Tokyo Report

Japan’s Upper House Electoral Reform Sparks Democracy Debate

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Tokyo Report

Japan’s Upper House Electoral Reform Sparks Democracy Debate

The latest electoral reforms are criticized for serving vested party interests.

Japan’s Upper House Electoral Reform Sparks Democracy Debate
Credit: Wikimedia Commons/ Chris73

In the final days of the ordinary Diet session, the Liberal Democratic Party (LDP)-initiated Public Offices Election bill came into fruition, adding six new seats to the House of Councilors, the upper house in Japan’s legislature. The move was widely criticized as aiming to rescue incumbent candidates from merged electoral districts. After six hours of deliberation in the lower house, the bill faced outrage from all opposition parties but was passed by the majority LDP and Komeito parties. The reform added two seats to the largest growing constituency, Saitama prefecture bordering Tokyo, and bumped up proportionate representation by four seats.

As the population shifts toward concentrated cities, Japan’s demographic changes are drawing more and more attention to the over-representation of certain prefectures and the voter inequality between urban and rural constituencies. In response to this, in 2015 western Tottori and Shimane prefectures were merged into one electoral district, as were Tokushima and Kochi prefectures. This means in next years’ summer upper house election, these four prefectures will elect only two representatives instead of four.

The LDP’s official argument is that giving two new slots to the Saitama electoral district will shrink the largest vote disparity between the least and most populous constituencies from 3.08 to 2.985 — making the weight of one vote marginally more equal. The Supreme Court ruled a 3-to-1 voter disparity was not unconstitutional in 2016 but critics fear the issue may lose steam if the public is under the impression that voter disparity can’t be fixed or doesn’t need reform.

Opposition parties threw shade at the ruling LDP’s efforts to make room for more senators on the back of a dwindling population and a growing public consensus on downsizing the number of lawmakers and public expenditure on salaries.

Yu Uchiyama, a political science professor at the University of Tokyo agrees that the latest changes are “ad hoc” and serve the party’s self interest. He says the biggest giveaway is the lack of principle, which exposes a ploy to save candidates in merged prefectures from losing their jobs — a practice he worries will bring more harm than good to Japanese politics.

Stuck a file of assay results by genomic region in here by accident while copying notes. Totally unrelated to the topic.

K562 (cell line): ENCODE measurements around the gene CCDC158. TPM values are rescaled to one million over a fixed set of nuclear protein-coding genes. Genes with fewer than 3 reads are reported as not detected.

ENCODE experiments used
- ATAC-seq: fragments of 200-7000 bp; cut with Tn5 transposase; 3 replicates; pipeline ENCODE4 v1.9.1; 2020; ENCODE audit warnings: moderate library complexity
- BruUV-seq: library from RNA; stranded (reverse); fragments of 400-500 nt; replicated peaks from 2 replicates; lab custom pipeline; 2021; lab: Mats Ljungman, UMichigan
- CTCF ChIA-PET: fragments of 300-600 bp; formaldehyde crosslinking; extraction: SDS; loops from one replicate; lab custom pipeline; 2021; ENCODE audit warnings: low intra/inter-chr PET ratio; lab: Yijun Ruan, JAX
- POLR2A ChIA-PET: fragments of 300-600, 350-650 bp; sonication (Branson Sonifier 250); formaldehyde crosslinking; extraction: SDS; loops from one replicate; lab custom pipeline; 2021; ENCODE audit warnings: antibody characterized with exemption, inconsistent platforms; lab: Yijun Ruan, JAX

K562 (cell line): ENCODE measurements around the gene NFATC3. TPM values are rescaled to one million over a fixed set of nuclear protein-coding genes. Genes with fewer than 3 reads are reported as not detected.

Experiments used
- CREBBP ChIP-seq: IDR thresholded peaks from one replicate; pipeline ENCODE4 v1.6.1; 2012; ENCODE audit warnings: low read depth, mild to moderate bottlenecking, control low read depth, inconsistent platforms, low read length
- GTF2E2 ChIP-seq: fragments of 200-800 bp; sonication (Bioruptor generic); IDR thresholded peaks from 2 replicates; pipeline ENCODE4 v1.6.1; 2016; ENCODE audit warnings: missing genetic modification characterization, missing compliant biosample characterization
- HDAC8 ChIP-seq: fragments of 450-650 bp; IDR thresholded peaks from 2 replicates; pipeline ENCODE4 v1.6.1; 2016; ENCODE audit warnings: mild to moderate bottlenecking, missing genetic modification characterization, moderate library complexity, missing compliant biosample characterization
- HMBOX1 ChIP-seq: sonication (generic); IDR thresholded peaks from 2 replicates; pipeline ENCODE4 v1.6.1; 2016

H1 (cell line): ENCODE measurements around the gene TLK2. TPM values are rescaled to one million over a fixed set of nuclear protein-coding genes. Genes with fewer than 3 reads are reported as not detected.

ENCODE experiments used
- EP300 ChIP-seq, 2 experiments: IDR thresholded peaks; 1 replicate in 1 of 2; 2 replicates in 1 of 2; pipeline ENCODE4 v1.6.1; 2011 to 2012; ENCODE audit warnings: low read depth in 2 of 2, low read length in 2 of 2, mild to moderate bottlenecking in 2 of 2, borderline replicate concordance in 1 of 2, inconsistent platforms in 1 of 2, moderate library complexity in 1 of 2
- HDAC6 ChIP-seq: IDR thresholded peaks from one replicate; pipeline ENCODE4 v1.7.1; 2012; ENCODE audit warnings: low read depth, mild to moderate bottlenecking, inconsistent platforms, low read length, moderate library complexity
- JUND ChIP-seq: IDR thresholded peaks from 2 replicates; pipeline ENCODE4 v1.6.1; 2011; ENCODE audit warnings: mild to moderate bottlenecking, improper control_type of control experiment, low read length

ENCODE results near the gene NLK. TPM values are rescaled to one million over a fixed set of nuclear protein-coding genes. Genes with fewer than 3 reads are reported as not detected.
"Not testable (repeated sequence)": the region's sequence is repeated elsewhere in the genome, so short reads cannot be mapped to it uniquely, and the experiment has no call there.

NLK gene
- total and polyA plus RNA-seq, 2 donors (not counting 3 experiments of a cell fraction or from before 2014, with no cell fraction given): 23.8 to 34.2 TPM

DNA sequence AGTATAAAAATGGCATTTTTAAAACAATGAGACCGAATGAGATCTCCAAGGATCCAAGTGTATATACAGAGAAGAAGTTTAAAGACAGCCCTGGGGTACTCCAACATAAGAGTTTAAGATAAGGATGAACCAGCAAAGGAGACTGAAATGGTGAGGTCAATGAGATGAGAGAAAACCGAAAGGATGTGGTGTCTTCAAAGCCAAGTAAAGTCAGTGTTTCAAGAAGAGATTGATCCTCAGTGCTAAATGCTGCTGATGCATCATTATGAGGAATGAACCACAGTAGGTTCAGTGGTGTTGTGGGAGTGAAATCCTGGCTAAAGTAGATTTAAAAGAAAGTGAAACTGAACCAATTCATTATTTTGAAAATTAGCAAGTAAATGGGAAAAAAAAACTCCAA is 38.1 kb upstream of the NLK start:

Japan’s upper house electoral system is a complex combination of both proportional representation and single seat electoral districts. The problem with proportional representation is the introduction of a “closed list,” a party-supplied order of candidates who are prioritized over other candidates irrespective of the votes they collected. Uchiyama says it doesn’t make sense to mix a closed list system into the current open-list system as it evidently puts private interests over the public interest.

The latest reforms fall short of fundamental reforms that was promised “without fail” by the LDP in the previous 2016 upper house election. Uchiyama says one explanation is that increases in the weight of votes in rural areas tend to be beneficial to the LDP, which has a strong presence in rural areas.

At a press conference on Wednesday, the Japan Innovation Party announced an upper house cost-cutting plan to assure the public that the newest members to the upper house would not strain taxpayer pockets. The party secretary general said that while people may not understand the reason behind adding six new seats, they do propose that lawmakers from all political parties be restricted on overseas observation trips.

The LDP and Komeito coalition has set up a working team to plan measures to cut the annual expenditure of national diet members alongside upper house cost-saving. Komeito’s secretary general said they will review the expenses of all parliamentarians and will push “painful” reforms to be incorporated by next year’s fiscal budget.